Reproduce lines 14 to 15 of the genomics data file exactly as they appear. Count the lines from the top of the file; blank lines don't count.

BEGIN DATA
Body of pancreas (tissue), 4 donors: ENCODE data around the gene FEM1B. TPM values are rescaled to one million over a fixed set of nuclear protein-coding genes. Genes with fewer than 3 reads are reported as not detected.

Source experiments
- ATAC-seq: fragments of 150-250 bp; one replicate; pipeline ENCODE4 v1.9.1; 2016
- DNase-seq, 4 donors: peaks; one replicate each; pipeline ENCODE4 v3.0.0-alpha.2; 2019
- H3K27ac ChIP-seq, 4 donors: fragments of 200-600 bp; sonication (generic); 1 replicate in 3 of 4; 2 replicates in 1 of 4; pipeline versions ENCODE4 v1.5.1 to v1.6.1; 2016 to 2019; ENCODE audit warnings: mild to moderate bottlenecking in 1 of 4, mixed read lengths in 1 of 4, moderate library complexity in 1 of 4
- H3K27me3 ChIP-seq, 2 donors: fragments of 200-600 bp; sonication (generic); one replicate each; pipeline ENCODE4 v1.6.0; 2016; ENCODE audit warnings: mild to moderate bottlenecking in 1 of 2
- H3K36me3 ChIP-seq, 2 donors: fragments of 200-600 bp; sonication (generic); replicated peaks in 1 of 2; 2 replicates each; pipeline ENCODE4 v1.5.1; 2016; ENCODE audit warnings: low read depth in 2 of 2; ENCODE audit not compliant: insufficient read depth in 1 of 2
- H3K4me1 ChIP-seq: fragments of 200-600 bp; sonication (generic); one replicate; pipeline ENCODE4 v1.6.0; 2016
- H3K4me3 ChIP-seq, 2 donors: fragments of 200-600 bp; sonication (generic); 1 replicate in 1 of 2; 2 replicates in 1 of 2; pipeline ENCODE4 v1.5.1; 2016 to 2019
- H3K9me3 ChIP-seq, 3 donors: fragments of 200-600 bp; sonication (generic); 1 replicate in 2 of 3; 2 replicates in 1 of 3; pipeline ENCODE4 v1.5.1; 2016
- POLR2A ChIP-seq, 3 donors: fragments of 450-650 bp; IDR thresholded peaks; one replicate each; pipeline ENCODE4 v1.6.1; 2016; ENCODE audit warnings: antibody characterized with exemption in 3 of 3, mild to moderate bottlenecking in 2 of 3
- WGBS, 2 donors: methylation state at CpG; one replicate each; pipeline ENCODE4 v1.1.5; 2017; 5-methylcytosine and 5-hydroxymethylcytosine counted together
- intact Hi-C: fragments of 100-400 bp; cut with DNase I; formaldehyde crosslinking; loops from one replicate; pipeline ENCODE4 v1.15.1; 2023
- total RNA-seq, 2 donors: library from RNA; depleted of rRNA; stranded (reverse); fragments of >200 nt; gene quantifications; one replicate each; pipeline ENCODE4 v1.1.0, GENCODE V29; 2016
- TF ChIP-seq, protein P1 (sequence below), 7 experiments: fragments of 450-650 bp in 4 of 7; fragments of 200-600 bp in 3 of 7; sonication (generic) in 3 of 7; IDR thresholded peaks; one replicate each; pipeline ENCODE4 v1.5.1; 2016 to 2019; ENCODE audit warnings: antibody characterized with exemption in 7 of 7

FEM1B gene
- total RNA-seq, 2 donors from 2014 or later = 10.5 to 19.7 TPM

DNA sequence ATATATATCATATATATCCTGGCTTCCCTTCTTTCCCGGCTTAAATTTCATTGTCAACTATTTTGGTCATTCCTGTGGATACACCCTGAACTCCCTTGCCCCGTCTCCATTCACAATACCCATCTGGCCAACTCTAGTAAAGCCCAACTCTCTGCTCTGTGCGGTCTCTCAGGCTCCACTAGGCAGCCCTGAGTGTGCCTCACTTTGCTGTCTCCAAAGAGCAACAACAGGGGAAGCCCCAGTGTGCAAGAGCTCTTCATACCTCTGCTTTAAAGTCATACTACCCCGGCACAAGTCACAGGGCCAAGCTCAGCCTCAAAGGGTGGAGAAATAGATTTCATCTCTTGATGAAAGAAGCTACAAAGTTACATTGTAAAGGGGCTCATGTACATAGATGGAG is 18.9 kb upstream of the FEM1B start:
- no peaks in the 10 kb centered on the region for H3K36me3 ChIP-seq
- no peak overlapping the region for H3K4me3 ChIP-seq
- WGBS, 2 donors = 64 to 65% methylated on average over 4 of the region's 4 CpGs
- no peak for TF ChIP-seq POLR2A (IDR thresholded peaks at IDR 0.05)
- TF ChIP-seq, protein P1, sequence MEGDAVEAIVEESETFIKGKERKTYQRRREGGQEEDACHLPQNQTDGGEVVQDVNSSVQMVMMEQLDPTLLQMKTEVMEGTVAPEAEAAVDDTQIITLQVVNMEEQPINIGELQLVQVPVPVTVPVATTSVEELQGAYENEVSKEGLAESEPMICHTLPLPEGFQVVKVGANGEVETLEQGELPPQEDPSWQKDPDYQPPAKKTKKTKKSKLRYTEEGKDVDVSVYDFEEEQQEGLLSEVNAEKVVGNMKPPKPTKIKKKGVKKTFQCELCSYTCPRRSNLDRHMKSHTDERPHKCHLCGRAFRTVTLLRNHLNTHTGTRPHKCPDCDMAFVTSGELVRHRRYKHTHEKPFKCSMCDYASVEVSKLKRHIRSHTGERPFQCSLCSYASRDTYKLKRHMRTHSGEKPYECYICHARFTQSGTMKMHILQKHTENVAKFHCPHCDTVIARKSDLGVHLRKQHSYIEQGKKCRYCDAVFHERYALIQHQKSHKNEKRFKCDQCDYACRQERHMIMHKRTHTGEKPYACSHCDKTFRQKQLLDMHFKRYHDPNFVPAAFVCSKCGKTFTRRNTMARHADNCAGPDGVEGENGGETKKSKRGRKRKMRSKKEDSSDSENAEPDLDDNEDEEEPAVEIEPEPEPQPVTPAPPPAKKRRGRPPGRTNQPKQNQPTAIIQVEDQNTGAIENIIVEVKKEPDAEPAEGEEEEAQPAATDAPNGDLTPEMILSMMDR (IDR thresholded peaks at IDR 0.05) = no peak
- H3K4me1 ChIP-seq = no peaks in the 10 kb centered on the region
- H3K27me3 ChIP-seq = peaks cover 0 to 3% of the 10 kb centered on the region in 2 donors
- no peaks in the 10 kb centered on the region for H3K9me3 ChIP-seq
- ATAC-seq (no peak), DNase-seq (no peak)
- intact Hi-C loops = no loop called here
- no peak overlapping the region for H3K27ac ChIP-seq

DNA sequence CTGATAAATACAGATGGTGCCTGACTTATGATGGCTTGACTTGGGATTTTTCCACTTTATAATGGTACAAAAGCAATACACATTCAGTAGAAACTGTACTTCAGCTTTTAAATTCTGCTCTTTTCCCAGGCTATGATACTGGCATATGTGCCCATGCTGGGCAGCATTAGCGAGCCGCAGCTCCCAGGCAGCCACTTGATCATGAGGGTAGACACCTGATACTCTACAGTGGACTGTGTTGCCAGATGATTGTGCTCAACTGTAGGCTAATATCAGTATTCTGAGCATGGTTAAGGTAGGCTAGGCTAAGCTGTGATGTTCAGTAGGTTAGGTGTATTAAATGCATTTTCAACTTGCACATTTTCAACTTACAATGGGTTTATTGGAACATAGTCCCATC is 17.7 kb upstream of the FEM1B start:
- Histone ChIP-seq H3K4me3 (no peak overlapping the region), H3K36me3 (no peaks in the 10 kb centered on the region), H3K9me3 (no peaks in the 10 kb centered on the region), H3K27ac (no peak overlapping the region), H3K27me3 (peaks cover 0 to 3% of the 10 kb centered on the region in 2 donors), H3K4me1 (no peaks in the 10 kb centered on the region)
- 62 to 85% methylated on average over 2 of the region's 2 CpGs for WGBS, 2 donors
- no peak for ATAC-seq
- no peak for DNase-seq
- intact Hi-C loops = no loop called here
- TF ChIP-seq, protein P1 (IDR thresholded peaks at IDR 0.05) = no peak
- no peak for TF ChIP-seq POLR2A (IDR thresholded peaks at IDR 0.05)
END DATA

- total RNA-seq, 2 donors: library from RNA; depleted of rRNA; stranded (reverse); fragments of >200 nt; gene quantifications; one replicate each; pipeline ENCODE4 v1.1.0, GENCODE V29; 2016
- TF ChIP-seq, protein P1 (sequence below), 7 experiments: fragments of 450-650 bp in 4 of 7; fragments of 200-600 bp in 3 of 7; sonication (generic) in 3 of 7; IDR thresholded peaks; one replicate each; pipeline ENCODE4 v1.5.1; 2016 to 2019; ENCODE audit warnings: antibody characterized with exemption in 7 of 7